March 3, 2005
FIRE’s latest press release involves the University of Oregon student government’s long-delayed recognition of a conservative student publication. A number of members of the committee that determines funding allocations had objected to approving the Oregon Commentator’s mission statement (approval of this statement is needed for funding) because of the publication’s mockery of a transgendered student senator (for instance, the Commentator made fun of this senator because the senator asked that people use the pronouns “ze” instead of “he” or “she” and “hir” instead of “him” or “her” when referring to the senator). While mockery certainly is unpleasant, particularly for the […]» Read More
March 3, 2005
EUGENE, Ore., March 3, 2005—The Oregon Commentator, a conservative student magazine, has won a three-month-long battle for press freedom against the University of Oregon (UO) student government. The Commentator had been derecognized and denied funding after it published items satirizing a transgendered student senator. Acting in response to student complaints, the Foundation for Individual Rights in Education (FIRE) intervened, writing letters to the administration and to relevant campus leaders. On March 2, FIRE learned that the student government had reversed its unconstitutional actions and re-recognized the Commentator. “We are pleased that the Commentator has finally been restored to its […]» Read More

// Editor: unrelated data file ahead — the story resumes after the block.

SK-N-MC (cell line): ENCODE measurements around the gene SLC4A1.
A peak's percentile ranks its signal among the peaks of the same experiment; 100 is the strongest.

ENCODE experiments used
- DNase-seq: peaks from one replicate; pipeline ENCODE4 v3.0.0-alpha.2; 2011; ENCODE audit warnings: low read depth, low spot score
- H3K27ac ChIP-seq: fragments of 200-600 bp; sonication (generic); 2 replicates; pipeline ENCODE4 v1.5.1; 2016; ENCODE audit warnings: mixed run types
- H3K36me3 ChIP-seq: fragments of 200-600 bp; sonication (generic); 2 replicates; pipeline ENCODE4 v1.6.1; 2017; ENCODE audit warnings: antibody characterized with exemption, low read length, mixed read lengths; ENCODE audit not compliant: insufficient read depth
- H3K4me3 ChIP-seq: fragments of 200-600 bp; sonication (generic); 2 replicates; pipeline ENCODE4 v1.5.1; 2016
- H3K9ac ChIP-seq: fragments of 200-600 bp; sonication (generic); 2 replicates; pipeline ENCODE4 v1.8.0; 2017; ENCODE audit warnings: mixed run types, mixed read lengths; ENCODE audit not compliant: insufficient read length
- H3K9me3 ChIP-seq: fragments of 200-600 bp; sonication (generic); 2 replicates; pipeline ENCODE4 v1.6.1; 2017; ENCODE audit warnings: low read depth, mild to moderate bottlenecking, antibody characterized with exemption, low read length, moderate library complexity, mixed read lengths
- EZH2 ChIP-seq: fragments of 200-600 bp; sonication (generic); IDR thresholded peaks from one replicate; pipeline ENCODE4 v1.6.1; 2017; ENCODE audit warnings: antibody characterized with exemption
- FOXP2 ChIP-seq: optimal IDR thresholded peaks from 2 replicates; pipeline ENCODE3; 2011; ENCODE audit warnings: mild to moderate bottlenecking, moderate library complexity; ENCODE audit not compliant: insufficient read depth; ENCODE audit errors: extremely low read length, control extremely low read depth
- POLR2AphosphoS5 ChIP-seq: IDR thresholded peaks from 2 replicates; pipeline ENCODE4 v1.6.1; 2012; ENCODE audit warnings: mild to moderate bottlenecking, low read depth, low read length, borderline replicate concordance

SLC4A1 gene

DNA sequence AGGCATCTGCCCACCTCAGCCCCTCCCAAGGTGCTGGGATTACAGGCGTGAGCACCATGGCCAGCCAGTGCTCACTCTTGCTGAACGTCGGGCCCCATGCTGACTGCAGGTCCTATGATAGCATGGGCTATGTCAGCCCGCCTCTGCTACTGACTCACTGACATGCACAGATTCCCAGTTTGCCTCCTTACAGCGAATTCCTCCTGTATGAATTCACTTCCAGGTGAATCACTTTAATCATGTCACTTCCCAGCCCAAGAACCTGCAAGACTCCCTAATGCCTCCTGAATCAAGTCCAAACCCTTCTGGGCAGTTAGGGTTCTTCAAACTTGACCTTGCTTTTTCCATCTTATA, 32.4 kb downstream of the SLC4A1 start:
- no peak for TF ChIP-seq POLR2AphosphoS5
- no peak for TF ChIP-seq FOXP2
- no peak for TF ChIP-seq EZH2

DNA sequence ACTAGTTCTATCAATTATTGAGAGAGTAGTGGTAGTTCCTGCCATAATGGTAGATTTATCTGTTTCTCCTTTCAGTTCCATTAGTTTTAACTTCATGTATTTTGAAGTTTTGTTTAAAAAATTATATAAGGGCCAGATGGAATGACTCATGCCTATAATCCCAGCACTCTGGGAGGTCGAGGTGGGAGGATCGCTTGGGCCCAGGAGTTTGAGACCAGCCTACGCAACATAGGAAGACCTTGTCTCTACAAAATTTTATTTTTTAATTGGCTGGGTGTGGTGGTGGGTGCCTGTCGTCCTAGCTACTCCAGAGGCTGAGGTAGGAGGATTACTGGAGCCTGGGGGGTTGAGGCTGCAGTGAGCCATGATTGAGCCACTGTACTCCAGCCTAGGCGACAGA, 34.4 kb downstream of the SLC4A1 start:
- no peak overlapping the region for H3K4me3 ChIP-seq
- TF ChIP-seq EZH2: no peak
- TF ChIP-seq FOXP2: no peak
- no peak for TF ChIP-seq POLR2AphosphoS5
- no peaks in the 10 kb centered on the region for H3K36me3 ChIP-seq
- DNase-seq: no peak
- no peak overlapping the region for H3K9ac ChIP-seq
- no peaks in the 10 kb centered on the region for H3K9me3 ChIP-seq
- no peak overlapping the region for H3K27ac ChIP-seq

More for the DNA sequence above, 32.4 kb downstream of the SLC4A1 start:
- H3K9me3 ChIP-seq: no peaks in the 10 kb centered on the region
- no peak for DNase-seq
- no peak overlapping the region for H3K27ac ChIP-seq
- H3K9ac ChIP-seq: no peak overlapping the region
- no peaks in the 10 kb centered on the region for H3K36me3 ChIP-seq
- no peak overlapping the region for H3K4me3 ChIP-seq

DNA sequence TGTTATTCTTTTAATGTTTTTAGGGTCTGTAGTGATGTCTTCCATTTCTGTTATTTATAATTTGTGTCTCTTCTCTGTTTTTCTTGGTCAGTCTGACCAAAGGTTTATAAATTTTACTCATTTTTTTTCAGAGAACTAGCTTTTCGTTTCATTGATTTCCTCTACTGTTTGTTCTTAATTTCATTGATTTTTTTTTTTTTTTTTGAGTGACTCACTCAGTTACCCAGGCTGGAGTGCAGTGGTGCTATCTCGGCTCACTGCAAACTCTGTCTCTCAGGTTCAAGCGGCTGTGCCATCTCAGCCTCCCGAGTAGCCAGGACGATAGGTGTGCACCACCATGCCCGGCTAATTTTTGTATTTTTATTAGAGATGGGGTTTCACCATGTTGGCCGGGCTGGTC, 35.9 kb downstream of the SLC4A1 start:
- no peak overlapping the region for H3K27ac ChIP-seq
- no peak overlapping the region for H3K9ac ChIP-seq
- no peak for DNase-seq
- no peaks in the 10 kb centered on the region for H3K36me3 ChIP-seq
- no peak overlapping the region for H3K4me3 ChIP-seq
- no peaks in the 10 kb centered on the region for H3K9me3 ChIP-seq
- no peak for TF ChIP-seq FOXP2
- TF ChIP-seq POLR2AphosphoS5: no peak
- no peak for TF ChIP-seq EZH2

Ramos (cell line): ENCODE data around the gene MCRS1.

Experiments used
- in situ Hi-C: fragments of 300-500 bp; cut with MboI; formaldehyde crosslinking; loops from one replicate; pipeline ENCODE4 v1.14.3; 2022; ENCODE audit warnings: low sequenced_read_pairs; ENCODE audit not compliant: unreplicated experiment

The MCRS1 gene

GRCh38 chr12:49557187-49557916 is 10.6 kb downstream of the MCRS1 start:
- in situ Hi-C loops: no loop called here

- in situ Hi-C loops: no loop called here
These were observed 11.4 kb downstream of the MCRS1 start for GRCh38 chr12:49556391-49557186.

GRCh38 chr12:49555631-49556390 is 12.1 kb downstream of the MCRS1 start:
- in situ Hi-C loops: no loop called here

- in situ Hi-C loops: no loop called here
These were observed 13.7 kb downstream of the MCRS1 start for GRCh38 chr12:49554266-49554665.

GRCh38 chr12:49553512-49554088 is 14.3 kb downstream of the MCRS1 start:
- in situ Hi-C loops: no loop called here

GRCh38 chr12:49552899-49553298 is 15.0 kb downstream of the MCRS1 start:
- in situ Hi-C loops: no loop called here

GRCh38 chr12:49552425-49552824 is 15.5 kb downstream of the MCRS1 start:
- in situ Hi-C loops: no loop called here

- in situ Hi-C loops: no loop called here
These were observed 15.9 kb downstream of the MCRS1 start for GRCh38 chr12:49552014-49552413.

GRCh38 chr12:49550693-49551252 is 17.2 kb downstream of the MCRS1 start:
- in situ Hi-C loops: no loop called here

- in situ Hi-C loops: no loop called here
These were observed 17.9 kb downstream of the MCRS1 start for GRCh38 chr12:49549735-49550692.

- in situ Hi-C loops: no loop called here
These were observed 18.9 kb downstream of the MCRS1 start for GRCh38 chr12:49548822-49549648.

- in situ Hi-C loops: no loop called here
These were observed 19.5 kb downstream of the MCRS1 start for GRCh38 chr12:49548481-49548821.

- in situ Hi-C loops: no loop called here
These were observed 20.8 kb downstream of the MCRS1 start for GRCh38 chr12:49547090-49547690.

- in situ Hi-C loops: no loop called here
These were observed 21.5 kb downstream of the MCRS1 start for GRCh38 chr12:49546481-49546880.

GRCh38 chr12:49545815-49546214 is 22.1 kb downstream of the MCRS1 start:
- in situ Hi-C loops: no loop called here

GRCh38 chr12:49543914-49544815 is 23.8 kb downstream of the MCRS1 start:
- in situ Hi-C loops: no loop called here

February 2, 2005
The Programs Finance Committee rejected the Oregon Commentator’s mission statement again Tuesday night in a fierce budget hearing that ended with PFC member Mason Quiroz announcing his resignation. “I just want to publicly state that I don’t support this part of the branch of student government anymore,” Quiroz said in the final moments of the hearing. “I think it’s obvious that our money is going to hateful speech … I don’t care, I don’t care. Kick me out. I resign from my position right now. You guys are sleeping with the devil.” About 110 people crowded into the EMU Gumwood […]» Read More